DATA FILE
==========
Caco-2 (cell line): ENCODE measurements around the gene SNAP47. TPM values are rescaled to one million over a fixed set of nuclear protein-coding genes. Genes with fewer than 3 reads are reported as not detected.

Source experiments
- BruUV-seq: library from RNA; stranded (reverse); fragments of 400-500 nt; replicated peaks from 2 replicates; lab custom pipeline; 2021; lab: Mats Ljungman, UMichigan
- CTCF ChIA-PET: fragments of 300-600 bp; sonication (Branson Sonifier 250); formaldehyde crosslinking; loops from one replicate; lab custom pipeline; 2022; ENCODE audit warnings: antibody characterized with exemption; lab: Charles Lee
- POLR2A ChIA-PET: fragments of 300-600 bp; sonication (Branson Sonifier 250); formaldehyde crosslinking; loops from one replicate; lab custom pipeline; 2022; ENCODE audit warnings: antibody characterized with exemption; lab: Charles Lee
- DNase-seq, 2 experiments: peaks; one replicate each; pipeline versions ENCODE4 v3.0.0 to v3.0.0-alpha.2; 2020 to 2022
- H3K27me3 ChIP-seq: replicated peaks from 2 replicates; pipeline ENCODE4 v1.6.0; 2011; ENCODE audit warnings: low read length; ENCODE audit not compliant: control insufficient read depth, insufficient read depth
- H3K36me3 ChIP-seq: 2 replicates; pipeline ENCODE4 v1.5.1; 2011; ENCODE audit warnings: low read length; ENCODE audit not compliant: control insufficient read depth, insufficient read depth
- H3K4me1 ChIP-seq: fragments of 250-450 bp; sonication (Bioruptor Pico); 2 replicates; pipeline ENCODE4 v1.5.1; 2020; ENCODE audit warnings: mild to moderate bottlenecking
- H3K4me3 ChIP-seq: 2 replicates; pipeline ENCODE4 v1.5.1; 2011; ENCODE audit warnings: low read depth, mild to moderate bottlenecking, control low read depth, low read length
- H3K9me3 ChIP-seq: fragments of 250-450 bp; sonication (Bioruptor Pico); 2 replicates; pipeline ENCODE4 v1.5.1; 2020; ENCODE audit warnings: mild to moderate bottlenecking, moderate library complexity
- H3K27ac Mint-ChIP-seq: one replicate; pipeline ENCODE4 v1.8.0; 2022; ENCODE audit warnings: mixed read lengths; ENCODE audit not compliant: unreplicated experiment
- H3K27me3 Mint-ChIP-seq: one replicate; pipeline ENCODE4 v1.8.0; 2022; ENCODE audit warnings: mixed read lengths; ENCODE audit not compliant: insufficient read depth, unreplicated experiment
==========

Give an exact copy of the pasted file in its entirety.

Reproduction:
Caco-2 (cell line): ENCODE measurements around the gene SNAP47. TPM values are rescaled to one million over a fixed set of nuclear protein-coding genes. Genes with fewer than 3 reads are reported as not detected.

Source experiments
- BruUV-seq: library from RNA; stranded (reverse); fragments of 400-500 nt; replicated peaks from 2 replicates; lab custom pipeline; 2021; lab: Mats Ljungman, UMichigan
- CTCF ChIA-PET: fragments of 300-600 bp; sonication (Branson Sonifier 250); formaldehyde crosslinking; loops from one replicate; lab custom pipeline; 2022; ENCODE audit warnings: antibody characterized with exemption; lab: Charles Lee
- POLR2A ChIA-PET: fragments of 300-600 bp; sonication (Branson Sonifier 250); formaldehyde crosslinking; loops from one replicate; lab custom pipeline; 2022; ENCODE audit warnings: antibody characterized with exemption; lab: Charles Lee
- DNase-seq, 2 experiments: peaks; one replicate each; pipeline versions ENCODE4 v3.0.0 to v3.0.0-alpha.2; 2020 to 2022
- H3K27me3 ChIP-seq: replicated peaks from 2 replicates; pipeline ENCODE4 v1.6.0; 2011; ENCODE audit warnings: low read length; ENCODE audit not compliant: control insufficient read depth, insufficient read depth
- H3K36me3 ChIP-seq: 2 replicates; pipeline ENCODE4 v1.5.1; 2011; ENCODE audit warnings: low read length; ENCODE audit not compliant: control insufficient read depth, insufficient read depth
- H3K4me1 ChIP-seq: fragments of 250-450 bp; sonication (Bioruptor Pico); 2 replicates; pipeline ENCODE4 v1.5.1; 2020; ENCODE audit warnings: mild to moderate bottlenecking
- H3K4me3 ChIP-seq: 2 replicates; pipeline ENCODE4 v1.5.1; 2011; ENCODE audit warnings: low read depth, mild to moderate bottlenecking, control low read depth, low read length
- H3K9me3 ChIP-seq: fragments of 250-450 bp; sonication (Bioruptor Pico); 2 replicates; pipeline ENCODE4 v1.5.1; 2020; ENCODE audit warnings: mild to moderate bottlenecking, moderate library complexity
- H3K27ac Mint-ChIP-seq: one replicate; pipeline ENCODE4 v1.8.0; 2022; ENCODE audit warnings: mixed read lengths; ENCODE audit not compliant: unreplicated experiment
- H3K27me3 Mint-ChIP-seq: one replicate; pipeline ENCODE4 v1.8.0; 2022; ENCODE audit warnings: mixed read lengths; ENCODE audit not compliant: insufficient read depth, unreplicated experiment